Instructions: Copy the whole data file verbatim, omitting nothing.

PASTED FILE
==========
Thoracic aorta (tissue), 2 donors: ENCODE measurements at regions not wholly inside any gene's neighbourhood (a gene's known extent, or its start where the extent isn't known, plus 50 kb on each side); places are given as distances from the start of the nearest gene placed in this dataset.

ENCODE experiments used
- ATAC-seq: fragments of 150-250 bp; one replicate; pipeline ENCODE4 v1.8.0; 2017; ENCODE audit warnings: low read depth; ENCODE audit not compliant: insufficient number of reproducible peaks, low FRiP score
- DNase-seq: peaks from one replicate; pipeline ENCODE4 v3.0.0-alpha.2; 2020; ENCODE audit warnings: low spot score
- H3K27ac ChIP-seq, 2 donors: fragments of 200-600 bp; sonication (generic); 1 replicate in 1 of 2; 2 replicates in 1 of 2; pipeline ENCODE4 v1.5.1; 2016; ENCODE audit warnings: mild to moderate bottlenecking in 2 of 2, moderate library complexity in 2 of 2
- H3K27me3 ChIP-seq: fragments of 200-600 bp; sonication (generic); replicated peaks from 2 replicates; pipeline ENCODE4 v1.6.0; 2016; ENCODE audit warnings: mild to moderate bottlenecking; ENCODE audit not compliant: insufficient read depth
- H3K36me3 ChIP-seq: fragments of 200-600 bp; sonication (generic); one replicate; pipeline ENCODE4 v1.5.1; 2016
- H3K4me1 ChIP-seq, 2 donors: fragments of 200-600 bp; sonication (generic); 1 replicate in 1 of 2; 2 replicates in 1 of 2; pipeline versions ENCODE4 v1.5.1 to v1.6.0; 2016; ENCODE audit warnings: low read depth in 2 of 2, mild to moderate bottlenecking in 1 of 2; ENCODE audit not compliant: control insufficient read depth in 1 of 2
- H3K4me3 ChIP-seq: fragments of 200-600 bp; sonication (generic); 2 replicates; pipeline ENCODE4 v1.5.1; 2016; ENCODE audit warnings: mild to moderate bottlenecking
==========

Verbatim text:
Thoracic aorta (tissue), 2 donors: ENCODE measurements at regions not wholly inside any gene's neighbourhood (a gene's known extent, or its start where the extent isn't known, plus 50 kb on each side); places are given as distances from the start of the nearest gene placed in this dataset.

ENCODE experiments used
- ATAC-seq: fragments of 150-250 bp; one replicate; pipeline ENCODE4 v1.8.0; 2017; ENCODE audit warnings: low read depth; ENCODE audit not compliant: insufficient number of reproducible peaks, low FRiP score
- DNase-seq: peaks from one replicate; pipeline ENCODE4 v3.0.0-alpha.2; 2020; ENCODE audit warnings: low spot score
- H3K27ac ChIP-seq, 2 donors: fragments of 200-600 bp; sonication (generic); 1 replicate in 1 of 2; 2 replicates in 1 of 2; pipeline ENCODE4 v1.5.1; 2016; ENCODE audit warnings: mild to moderate bottlenecking in 2 of 2, moderate library complexity in 2 of 2
- H3K27me3 ChIP-seq: fragments of 200-600 bp; sonication (generic); replicated peaks from 2 replicates; pipeline ENCODE4 v1.6.0; 2016; ENCODE audit warnings: mild to moderate bottlenecking; ENCODE audit not compliant: insufficient read depth
- H3K36me3 ChIP-seq: fragments of 200-600 bp; sonication (generic); one replicate; pipeline ENCODE4 v1.5.1; 2016
- H3K4me1 ChIP-seq, 2 donors: fragments of 200-600 bp; sonication (generic); 1 replicate in 1 of 2; 2 replicates in 1 of 2; pipeline versions ENCODE4 v1.5.1 to v1.6.0; 2016; ENCODE audit warnings: low read depth in 2 of 2, mild to moderate bottlenecking in 1 of 2; ENCODE audit not compliant: control insufficient read depth in 1 of 2
- H3K4me3 ChIP-seq: fragments of 200-600 bp; sonication (generic); 2 replicates; pipeline ENCODE4 v1.5.1; 2016; ENCODE audit warnings: mild to moderate bottlenecking